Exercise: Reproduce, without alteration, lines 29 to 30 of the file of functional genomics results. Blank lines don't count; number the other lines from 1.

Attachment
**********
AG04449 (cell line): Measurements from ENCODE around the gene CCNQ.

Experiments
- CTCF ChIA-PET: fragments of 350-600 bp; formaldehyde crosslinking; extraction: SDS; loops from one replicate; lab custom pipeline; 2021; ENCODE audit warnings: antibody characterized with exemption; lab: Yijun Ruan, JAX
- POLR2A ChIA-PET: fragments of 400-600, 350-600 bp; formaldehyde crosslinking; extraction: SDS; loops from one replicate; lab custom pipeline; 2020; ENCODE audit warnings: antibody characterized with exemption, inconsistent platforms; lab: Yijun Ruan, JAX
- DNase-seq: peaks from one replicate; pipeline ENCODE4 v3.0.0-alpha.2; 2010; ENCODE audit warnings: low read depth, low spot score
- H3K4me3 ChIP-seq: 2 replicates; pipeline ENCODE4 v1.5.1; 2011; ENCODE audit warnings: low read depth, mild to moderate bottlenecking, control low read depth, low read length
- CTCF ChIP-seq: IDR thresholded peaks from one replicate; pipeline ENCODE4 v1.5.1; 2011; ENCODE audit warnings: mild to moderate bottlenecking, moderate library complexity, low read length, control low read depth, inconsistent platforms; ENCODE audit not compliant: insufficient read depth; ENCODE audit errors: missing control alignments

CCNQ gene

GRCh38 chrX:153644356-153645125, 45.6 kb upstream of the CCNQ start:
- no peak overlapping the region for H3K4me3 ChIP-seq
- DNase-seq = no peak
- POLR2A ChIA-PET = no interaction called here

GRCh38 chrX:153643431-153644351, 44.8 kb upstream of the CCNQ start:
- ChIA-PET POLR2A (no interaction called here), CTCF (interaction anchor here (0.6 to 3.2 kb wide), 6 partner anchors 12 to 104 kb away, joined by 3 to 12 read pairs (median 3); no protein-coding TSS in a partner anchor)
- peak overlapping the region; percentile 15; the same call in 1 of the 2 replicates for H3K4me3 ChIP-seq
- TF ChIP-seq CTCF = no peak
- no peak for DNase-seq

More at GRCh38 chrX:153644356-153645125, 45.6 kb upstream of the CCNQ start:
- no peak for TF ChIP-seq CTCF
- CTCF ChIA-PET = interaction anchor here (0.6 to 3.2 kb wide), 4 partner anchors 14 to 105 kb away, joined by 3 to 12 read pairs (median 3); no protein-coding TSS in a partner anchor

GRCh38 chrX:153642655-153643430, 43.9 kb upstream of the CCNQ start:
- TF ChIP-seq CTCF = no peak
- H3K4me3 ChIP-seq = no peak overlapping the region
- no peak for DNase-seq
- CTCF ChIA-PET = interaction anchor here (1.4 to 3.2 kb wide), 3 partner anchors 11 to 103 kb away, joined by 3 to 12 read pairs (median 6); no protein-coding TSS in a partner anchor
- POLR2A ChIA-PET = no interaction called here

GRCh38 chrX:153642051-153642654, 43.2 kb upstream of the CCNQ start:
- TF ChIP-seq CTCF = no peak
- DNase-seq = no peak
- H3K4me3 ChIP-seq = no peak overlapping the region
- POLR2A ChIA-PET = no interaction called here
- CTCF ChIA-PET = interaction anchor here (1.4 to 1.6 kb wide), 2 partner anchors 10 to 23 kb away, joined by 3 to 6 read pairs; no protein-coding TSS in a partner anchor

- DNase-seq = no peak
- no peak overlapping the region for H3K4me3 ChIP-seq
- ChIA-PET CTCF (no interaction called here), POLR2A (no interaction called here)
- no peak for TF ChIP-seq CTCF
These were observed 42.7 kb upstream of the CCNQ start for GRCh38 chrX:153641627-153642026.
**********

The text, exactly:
- DNase-seq = no peak
- H3K4me3 ChIP-seq = no peak overlapping the region